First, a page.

[op-ed snap] Roads To Nowhere

Context:

  1. India has a dubious record of having the most road traffic accidents and fatalities in the world, barring China
  2. There are over five lakh accidents every year and in 2015, 1,46,133 people were killed on our roads

Factors contributing to road accidents:

  1. Lacunae in road design
  2. Poor quality and maintenance
  3. Inadequate safety features in vehicles and dangerous driver behaviour. Undisciplined driving is itself a result of decades of weak enforcement
  4. Rising income levels, heavy dependence on road transport (for intercity travel and freight movement)
  5. Poor public transport and pedestrian infrastructure in cities have magnified these problems, resulting in this daily carnage

Enforcement problems:

  1. The Motor Vehicles Act, 1988 is a Central law, while the agencies for enforcement, the police and the RTOs, are state-controlled
  2. The enforcement of basic laws, such as traffic violations, is resisted by the public and the police often face a backlash with no political support
  3. Wider roads coupled with more powerful vehicles have increased reckless driving — very significant reasons for not only more accidents, but also more severe ones

How to stop these rising numbers?

  1. The mantra has to be for each stakeholder to stop blaming the other and do what they need to do
  2. Auto manufacturers need to meet global safety standards and not blame road quality or driver behaviour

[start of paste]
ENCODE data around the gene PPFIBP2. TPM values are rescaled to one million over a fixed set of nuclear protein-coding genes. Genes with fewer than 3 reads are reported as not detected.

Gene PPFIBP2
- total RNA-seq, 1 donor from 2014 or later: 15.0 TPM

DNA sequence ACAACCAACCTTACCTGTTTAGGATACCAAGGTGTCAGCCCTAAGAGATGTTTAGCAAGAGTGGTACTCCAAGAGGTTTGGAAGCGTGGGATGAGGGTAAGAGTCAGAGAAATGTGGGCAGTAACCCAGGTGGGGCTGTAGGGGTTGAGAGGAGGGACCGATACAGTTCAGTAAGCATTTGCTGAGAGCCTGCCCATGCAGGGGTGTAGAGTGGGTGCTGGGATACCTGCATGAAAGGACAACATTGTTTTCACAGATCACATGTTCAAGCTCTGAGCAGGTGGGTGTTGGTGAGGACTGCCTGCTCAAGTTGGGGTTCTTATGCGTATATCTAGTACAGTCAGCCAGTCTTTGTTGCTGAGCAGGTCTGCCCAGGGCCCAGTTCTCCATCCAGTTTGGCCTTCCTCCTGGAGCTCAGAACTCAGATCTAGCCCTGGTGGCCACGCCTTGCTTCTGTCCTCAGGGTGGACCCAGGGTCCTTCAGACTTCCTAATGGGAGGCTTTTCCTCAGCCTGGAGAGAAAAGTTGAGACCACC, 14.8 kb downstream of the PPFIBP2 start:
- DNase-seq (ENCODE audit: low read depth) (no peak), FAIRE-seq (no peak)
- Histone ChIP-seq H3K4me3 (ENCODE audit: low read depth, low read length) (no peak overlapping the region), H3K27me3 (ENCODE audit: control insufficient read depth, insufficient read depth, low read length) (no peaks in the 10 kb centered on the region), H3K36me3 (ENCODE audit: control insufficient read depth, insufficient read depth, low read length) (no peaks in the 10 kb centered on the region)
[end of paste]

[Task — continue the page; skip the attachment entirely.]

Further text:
3. The police need to enforce the law and not blame the RTO for granting licences without proper testing
  4. The National Highways Authority of India and the various PWDs need to focus on better road design, and engineering
  5. Cities need to aggressively improve public transport and non-motorised transport infrastructure and curb use of private vehicles
  6. Finally, vehicle operators need to follow traffic rules, wear helmets and seat belts and not blame corrupt officials or cite traffic congestion for their behaviour

The Motor Vehicles (Amendment) Bill 2017:

  1. Penal provisions need to be made stricter
  2. Fines, currently set at 1988 levels, need to be revised to make them an effective deterrent
  3. Petrol prices have increased 10-fold in this period; so, an increase of fines by five times is eminently justified
  4. Since speeding is a leading cause of accidents and deaths, limiting the speeds or acceleration capability of vehicles manufactured for use in India must be set by the law
  5. Drunken driving is a serious offence and must be effectively stamped out
  6. The government must consider allowing random sobriety tests and reducing allowable blood alcohol levels for young and novice drivers to 20 mg per 100 ml of blood
  7. A scientific investigation of road crashes and criminal liability of officials and contractors found responsible for poor road quality is also essential

Note4Students:

Road traffic accidents spare no one, be they rich or poor, urban or rural, young or old, man or woman or of any caste or religion. The legislators, therefore, need to take tough decisions which are in the best interest of the country. A tough law is not the end, but only the beginning of reforms that are needed to halve road traffic accidents by 2020, a commitment we have made by adopting the Brasilia Declaration for Road Safety. Important op-ed for both Prelims and Mains.

Note4Students:

Brasilia Declaration for Road Safety:

  1. Hosted by the Government of Brazil on 18-19 November 2015 in Brasilia, Brazil
  2. Co-sponsored by WHO
  3. At the close of the Conference, the 2200 delegates adopted the “Brasilia Declaration on Road Safety” through which they agreed ways to halve road traffic deaths by the end of this decade – a key milestone within the new Sustainable Development Goal (SDG) target